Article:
The following day we moved our luggage to our next night’s accommodation..a capsule hotel in Kinshichou! Since that’s pretty much all we did that day I feel it’s justified to describe a capsule hotel in length instead Despite there being spaces in the hostel for the 2 nights we had particularly wanted the capsule hotel experience since it is one unique to Japan.
The floors were divided male/female…pretty standard since the living space between each ‘room’ is minimal. The capsules were sort
of built into the wall, with two layers and a small painful step to allow the person above to hoist themselves into their capsule. Only a thin curtain separated you from the outside world but there was plenty inside each capsule to keep one amused, including TV, radio (old school, with dials!) and various lighting settings. The futon was thin but cosy none-the-less. A bathing kit was provided so as to fulfil the original plan behind these hotels-a convenient place for salary men who miss the last train home after a night of drinking to spend the time before work the next day. There was a light cotton kimono type thing with over-coat to wear to the baths and for sleeping in, meaning you can be 100% refreshed the next morning.
However when it came to bath time we were a little troubled as to where the female showers were – the men’s were clearly signposted on each floor but ours were nowhere to be seen. When Beckie and I finally plucked up the courage (in our horrific gowns, in front of the communal lounge) to approach reception and ask, we discovered that the hotel actually had no such
female facilities but instead have some sort of deal with the nearby public bath house to allow their female customers in free of charge! So there we were, minimally dressed, led downstairs, out on to the street in the dark and cold and 2 doors down the road to a sweet little old lady who allowed us into her (very) public bath house. Neither of us were particularly expecting that, and for Beckie it was her first such experience so it made for an interesting but certainly enjoyable start to the evening! As per usual, all Japanese ladies cleared out soon after us Westerners arrived so we had plenty of space to ourselves.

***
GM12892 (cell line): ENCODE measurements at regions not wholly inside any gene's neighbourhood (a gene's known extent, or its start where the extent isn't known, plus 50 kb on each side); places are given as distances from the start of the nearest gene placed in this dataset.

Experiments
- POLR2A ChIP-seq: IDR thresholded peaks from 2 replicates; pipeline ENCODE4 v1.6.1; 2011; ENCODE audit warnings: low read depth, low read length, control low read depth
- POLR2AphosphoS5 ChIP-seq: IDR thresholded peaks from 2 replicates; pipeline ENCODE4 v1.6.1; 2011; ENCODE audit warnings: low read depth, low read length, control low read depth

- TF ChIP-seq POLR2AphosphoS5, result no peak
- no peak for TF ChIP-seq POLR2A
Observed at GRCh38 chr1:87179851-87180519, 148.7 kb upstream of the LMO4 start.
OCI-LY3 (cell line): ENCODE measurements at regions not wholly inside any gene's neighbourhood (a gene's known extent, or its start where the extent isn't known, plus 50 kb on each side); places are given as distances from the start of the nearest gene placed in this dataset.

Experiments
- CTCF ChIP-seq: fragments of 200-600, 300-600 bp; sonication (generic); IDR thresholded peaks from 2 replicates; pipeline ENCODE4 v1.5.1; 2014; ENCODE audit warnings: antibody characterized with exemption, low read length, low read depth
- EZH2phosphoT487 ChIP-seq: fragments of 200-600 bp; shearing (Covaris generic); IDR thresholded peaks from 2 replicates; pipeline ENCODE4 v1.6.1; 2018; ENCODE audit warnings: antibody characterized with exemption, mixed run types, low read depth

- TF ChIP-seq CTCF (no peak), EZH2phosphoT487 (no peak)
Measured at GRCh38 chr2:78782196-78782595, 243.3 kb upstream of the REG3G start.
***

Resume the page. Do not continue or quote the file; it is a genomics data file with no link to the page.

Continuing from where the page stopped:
Anyway, that evening we enjoyed several hours of drinking downstairs in the communal lounge with other friendly residents before everyone headed out to Roppongi, a notorious area of Tokyo for clubs and the likes. Sadly I became a little sleepy so was sent to my capsule early -so am yet to experience the Tokyo clubbing scene. Massively upset to have missed out though, apparently it was quite a night.
Our final morning, the 2nd January is the only day of the year the Imperial Palace
gardens are open to the public, and I had found out that the Emperor and his family appear to the crowds from the balcony of their palace, so in proper tourist fashion we joined the crowds and eagerly listened to and translated all of his very short speech. It was very exciting though, waving our paper Japanese flags and taking pictures of the Imperial family.
Since then, ive also spent a couple of lovely days in Kyoto with Beckie catching up, meeting her friends and very successfully stalking actual Geisha on the way to their appointments in the Gion district.
Happy New Year everyone